By Ali Ranjipour
August 12, 2020
A recent interview on Iranian television with Parviz Fattah, a conservative politician and ex-member of the Revolutionary Guards, has made waves in the media and once again pitched the name of the powerful organization he spearheads into the spotlight: that of Iran’s Foundation for the Oppressed and Veterans.
The Foundation for the Oppressed was established on March 5, 1979 by decree of the Supreme Leader, Ayatollah Ruhollah Khomeini, and its statute was approved by the Revolutionary Council on June 28 of that year.
Its initial capital holdings were described as “the property of the Pahlavi family and all those whose property has been ordered to be requisitioned by the Revolutionary Court and accepted by the foundation in the interest of the oppressed; its value will be determined after establishing the inventory its valuation.”
The Foundation’s entire portfolio, according to the detailed financial exposition provided by Fattah in his interview, is now worth trillions of tomans. Furthermore, it yields trillions of tomans in annual profit and added value.
According to the third clause of the Foundation’s own statute, this money is supposed to be used in its entirety to improve the material conditions of the “oppressed” – the underprivileged, veterans of the Islamic Revolution and later, those who served in the Iran-Iraq war – and most especially, to ameliorate their housing conditions.
Over the course of 42 years the Foundation for the Oppressed has become the second-largest economic entity in Iran, and the single biggest holding company in the Middle East. It now has financial interests and, in some cases, overall control of vast swathes of Iran’s manufacturing and industry sectors, from oil and gas to transportation and construction, as well as banking, information technology and agriculture.
The Foundation’s ultimate controlling party is Supreme Leader Ayatollah Ali Khamenei, meaning its enormous economic power lies in the hands of the same person who has run the political and economic administration of the Islamic Republic of Iran for the past 30 years. Its share in Iran’s economy is now so vast that it can effectively intervene in social and political spheres, with both the Foundation and its most recent director accused of using the Foundation as a propaganda tool.
Some analysts have read Parviz Fattah’s comments as an attempt to position himself as a champion for transparency. But behind this staged interview, the Foundation has created a vast and complex network of administrative and political leverage that allows it to play an active role in the country’s development – and pay itself massive dividends in the process.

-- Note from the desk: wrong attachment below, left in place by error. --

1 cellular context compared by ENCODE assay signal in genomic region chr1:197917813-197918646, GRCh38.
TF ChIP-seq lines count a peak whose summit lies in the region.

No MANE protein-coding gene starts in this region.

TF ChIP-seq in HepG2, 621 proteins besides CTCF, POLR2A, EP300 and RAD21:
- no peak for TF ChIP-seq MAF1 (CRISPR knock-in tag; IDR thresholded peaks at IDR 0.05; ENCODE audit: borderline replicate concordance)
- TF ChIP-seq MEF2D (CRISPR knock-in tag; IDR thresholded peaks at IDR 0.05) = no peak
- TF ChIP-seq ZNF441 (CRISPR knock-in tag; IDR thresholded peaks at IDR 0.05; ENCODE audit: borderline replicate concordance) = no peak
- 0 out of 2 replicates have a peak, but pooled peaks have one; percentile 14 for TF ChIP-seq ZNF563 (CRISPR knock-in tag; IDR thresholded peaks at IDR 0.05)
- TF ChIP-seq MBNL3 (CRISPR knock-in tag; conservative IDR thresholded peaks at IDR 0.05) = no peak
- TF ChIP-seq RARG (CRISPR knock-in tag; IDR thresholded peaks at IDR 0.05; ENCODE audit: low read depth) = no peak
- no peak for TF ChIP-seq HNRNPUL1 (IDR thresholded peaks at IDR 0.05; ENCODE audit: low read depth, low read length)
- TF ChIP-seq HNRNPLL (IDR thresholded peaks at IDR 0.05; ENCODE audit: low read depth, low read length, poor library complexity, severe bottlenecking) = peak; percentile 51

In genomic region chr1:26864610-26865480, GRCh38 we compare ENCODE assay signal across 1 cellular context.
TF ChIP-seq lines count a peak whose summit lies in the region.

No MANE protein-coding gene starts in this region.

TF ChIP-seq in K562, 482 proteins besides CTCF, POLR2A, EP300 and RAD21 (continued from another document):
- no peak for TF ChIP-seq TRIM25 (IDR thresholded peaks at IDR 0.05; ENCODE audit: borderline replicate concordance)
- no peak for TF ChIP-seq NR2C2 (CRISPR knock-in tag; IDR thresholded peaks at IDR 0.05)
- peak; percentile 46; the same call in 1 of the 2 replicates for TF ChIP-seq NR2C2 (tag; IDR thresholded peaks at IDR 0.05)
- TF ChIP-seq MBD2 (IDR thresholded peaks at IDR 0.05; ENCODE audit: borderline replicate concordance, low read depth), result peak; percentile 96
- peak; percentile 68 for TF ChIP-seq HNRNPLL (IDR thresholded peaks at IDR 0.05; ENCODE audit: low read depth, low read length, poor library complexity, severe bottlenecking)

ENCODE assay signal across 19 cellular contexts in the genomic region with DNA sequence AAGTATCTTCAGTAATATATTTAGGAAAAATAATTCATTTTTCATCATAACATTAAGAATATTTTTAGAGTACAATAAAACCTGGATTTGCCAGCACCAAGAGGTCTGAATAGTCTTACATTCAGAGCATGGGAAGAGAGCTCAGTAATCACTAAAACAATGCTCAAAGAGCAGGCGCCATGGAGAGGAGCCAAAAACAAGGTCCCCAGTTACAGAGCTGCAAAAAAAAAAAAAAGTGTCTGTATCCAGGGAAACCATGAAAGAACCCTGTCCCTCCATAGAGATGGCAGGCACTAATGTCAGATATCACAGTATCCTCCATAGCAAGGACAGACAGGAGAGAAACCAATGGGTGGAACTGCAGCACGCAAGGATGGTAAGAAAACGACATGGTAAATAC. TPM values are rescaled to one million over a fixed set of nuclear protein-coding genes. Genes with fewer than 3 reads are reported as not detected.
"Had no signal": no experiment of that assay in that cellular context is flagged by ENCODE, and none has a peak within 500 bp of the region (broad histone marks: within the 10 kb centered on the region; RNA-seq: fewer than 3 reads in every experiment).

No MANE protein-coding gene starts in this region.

The Foundation’s most recent financial statement claimed that in 2016, it held 24,542 registered properties. These included various residential, commercial, agricultural, and other sites, with some occupied by government institutions alongside independent third parties.
The statement went on: “It has been determined that in the coming years, negotiations will be carried out with the major occupiers of the mentioned properties, including the Islamic Revolutionary Guard Corps, the municipality, the headquarters of the Headquarters of the Execution of Imam’s Orders [and the] Imam Khomeini Relief Foundation… to clarify and make agreements in regard to those properties.”
With this number of heavyweight institutions in Iran dependant on the Foundation as a landlord, it is natural that this entity has the upper hand when it comes to political debate: so much so that its director has the power to challenge Islamic Republic of Iran Broadcasting and the IRGC.
What percentage of Iran’s economy is owned by the Foundation for the Oppressed?
Yahya Ale Eshaq, a member of the Foundation’s board of trustees, has claimed that the foundation owns precisely 2 percent of Iran’s GDP. It is not clear how this figure was calculated.
According to the most recent report by the Statistical Center of Iran, Iran’s GDP in 2019 was – at current prices – close to 3,416 trillion tomans. If this is correct, and taking Yahya Ale Eshaq’s words at face value, it would mean that more than 68 trillion tomans [$3.2 billion] lies in the hands this of one entity, and by extension of Ali Khamenei.